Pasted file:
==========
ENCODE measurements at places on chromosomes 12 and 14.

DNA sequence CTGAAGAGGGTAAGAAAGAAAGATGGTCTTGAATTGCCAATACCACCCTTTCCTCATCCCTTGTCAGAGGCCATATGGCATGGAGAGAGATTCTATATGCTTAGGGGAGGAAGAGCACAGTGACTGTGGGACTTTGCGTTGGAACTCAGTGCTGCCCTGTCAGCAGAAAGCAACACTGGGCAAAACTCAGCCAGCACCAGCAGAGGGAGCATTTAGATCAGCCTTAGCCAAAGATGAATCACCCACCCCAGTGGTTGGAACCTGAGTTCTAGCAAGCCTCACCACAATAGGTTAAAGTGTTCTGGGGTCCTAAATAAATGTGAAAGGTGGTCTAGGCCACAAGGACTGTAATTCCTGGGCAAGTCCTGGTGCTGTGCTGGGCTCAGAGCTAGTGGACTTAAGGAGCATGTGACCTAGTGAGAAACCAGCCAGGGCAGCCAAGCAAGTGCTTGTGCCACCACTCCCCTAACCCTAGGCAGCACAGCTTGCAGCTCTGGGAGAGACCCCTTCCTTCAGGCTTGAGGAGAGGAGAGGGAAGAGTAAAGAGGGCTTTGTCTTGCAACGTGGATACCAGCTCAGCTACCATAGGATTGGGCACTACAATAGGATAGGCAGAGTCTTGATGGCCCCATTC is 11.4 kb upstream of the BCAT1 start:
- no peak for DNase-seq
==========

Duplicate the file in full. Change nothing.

ENCODE measurements at places on chromosomes 12 and 14.

DNA sequence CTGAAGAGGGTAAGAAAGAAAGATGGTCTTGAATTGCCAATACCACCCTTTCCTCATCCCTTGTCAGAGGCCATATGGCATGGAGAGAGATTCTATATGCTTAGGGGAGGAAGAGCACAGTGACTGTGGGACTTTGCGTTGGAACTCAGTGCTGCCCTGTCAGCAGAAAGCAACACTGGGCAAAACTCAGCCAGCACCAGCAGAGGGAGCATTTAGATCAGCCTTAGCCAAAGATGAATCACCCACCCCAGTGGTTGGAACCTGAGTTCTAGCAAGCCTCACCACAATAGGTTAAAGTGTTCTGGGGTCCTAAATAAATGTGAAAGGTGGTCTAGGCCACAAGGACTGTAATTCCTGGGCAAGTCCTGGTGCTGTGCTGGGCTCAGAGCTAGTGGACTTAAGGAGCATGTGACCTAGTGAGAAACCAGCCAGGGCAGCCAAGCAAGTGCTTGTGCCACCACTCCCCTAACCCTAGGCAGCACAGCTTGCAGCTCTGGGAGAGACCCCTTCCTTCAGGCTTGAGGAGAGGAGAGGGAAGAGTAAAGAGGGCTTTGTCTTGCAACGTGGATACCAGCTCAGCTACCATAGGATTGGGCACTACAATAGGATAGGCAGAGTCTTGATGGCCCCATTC is 11.4 kb upstream of the BCAT1 start:
- no peak for DNase-seq